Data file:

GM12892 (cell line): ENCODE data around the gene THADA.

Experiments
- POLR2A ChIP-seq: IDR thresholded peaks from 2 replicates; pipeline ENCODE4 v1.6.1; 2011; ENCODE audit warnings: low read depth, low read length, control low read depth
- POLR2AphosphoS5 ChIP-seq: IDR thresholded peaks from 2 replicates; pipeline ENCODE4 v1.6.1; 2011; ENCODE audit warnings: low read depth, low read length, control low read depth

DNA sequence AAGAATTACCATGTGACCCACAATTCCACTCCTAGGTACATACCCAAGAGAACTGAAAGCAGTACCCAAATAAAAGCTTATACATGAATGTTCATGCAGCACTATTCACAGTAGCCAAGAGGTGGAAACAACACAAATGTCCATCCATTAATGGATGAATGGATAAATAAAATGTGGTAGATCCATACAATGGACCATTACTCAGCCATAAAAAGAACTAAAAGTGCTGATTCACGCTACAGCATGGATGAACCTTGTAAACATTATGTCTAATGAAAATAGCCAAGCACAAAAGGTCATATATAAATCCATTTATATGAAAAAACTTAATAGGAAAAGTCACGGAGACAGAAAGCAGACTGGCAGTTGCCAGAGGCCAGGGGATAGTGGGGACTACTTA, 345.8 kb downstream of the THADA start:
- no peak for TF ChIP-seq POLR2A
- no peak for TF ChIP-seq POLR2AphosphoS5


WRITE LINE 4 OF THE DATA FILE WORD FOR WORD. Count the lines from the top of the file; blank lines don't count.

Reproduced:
- POLR2AphosphoS5 ChIP-seq: IDR thresholded peaks from 2 replicates; pipeline ENCODE4 v1.6.1; 2011; ENCODE audit warnings: low read depth, low read length, control low read depth